On the contrary in BGS-SGS SOMA-JV Vs. NHPC Ltd., a three judges bench of the Hon’ble Supreme Court while dealing with a case pertaining to domestic arbitration held that where there is an express designation of venue and no designation of any alternative place as seat combined with a supranational body of rules governing arbitration and no other significant contrary indicia, the inexorable conclusion is that the stated venue is a juridical seat of arbitrational proceedings. Simply stated, the court held that the venue of arbitration mentioned in a contract shall be equivalent to seat of arbitration unless there is any indication to the contrary in the agreement. In this judgment, the court also held that the law laid down by the earlier judgment in the case of Hardy Exploration was not a good law. With this judgment, the controversy stemming out of ‘venue’ or ‘seat’ of arbitration, was narrowed down drastically. In addition, the court held that Delhi being the seat of arbitration, courts at Delhi shall have exclusive jurisdiction to entertain petition challenging the award.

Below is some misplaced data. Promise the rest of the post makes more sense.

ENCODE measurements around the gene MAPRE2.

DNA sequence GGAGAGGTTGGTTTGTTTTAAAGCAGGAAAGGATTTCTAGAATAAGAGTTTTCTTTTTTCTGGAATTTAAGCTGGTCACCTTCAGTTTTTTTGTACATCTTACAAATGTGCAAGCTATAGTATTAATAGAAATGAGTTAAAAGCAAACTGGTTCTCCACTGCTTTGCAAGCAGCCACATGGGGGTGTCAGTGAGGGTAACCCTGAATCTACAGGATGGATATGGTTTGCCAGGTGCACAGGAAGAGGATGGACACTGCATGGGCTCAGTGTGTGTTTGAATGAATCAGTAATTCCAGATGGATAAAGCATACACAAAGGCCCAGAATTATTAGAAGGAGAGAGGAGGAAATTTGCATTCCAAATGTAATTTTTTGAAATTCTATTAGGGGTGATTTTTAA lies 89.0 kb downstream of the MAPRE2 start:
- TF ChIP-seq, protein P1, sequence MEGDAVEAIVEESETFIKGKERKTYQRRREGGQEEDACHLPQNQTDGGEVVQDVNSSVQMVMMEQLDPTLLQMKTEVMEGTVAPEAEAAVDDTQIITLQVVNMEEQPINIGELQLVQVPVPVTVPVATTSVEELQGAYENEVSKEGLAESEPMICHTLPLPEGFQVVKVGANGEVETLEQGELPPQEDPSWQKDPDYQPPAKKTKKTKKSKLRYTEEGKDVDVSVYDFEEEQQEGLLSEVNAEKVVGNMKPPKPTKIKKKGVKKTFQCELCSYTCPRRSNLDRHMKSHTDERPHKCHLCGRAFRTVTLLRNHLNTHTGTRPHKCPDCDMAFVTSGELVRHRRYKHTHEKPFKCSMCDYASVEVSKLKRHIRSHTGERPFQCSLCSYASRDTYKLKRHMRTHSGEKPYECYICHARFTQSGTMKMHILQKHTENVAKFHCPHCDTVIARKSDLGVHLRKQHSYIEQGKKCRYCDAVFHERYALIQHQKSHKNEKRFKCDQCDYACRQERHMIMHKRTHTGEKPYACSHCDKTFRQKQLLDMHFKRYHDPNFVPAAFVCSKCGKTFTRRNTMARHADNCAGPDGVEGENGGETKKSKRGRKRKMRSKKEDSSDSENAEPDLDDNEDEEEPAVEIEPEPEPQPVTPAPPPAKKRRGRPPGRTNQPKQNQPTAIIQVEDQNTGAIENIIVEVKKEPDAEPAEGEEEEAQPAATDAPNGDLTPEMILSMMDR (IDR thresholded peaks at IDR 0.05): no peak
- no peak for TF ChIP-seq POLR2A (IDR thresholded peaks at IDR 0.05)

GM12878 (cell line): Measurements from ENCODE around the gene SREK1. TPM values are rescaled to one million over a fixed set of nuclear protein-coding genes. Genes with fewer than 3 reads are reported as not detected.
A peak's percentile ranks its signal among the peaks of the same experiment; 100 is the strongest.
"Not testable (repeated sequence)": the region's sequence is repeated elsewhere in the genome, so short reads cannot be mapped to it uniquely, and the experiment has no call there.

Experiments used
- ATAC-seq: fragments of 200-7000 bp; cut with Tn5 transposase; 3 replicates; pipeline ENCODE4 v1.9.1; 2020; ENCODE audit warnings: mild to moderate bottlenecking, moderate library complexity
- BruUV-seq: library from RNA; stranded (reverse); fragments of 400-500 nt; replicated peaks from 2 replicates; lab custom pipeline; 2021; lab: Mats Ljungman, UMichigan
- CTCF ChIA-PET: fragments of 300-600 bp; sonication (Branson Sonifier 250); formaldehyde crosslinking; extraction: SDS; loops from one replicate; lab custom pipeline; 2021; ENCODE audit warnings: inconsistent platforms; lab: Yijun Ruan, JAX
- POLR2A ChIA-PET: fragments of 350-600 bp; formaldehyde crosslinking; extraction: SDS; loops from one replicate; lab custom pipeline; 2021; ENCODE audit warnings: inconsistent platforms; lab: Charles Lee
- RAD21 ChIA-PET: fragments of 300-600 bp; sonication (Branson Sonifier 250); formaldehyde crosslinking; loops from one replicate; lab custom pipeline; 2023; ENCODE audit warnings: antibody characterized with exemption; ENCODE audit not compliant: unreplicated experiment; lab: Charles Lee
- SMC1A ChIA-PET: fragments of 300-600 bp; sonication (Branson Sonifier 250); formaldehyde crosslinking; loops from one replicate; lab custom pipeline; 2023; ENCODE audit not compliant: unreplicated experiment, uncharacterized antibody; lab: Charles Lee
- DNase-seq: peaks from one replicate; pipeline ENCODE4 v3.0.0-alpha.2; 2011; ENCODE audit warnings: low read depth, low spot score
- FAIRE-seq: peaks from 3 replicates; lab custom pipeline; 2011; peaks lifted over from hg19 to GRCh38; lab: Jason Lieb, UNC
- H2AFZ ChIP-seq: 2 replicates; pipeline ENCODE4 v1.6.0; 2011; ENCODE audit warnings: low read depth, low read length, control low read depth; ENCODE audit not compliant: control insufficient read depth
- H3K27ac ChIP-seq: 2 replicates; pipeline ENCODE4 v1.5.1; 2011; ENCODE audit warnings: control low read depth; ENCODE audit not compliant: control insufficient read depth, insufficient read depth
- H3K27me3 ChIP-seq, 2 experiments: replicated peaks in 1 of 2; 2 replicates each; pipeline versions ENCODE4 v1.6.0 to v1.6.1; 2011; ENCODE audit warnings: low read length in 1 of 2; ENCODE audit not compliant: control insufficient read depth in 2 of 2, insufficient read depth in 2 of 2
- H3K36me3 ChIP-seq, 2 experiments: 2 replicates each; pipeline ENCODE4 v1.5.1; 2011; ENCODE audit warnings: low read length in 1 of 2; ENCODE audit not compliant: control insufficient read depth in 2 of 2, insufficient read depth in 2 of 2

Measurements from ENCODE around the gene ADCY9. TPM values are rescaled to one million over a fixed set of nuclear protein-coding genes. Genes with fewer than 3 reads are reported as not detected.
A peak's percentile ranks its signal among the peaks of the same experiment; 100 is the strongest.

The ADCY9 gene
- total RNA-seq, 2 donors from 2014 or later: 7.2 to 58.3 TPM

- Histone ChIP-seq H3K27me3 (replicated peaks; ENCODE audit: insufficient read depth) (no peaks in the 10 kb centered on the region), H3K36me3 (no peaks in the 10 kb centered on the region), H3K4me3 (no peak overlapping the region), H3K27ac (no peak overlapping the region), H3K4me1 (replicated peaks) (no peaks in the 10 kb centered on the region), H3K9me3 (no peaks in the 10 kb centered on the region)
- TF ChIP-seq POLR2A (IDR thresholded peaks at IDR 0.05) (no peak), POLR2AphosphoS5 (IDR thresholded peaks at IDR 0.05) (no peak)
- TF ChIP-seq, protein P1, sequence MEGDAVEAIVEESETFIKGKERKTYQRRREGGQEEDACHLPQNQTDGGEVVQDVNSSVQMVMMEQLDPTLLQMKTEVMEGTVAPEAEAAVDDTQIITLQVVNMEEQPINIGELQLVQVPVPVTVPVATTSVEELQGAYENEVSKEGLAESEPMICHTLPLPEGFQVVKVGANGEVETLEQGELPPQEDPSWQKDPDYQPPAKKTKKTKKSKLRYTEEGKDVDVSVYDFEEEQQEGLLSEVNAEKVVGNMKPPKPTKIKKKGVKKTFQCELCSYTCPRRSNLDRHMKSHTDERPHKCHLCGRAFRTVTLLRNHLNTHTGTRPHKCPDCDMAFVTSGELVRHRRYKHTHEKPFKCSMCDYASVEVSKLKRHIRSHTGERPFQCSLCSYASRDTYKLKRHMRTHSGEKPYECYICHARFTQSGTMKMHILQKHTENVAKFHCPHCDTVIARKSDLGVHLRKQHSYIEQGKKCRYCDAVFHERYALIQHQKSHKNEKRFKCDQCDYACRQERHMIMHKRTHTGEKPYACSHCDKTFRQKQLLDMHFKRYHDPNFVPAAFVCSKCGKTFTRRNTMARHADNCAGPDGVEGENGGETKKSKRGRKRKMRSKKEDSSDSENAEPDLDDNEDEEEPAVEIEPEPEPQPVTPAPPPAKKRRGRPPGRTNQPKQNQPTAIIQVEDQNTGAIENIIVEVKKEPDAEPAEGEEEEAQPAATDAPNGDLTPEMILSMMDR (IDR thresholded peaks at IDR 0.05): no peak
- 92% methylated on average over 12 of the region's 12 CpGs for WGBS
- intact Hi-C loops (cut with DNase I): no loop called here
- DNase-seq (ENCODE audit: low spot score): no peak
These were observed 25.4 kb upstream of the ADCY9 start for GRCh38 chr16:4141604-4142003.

In yet another, and infact a most recent, judgment in the case of Mankastu Impex Pvt. Ltd. Vs Airvisual Ltd (again a three judges’ bench) the Hon’ble Supreme Court of India rejected a Section 11 Application for appointment of arbitrator in an International Commercial Arbitration. The clause in this case provided ‘for disputes to be referred to and finally resolved by arbitration administered in Hong Kong’. Hon’ble Court once again held that seat of arbitration and venue of arbitration cannot be used interchangeably and that place of arbitration cannot be the basis to hold the same as the seat of arbitration. Infact in this judgement, the court took notice of the decisions in the case Hardy Exploration as well as in BGS-SGS SOMA-JV cases. Following the law laid down in the case of BGS-SGS SOMA-JV, the court could have come to the same conclusion as it finally did. However, court gave its own reasoning and held that expression “the dispute shall be referred to and finally resolved by arbitration administered in Hong Kong” clearly suggests that the parties had agreed that the arbitration shall be seated at Hong Kong and that laws of Hong Kong shall govern the arbitration proceedings as well as the courts at Hong Kong shall have power of judicial review over the arbitral award. In this judgment, Hon’ble Supreme Court of India cited with approval passage from Redfern and Hunter on International Arbitration, which reads as under: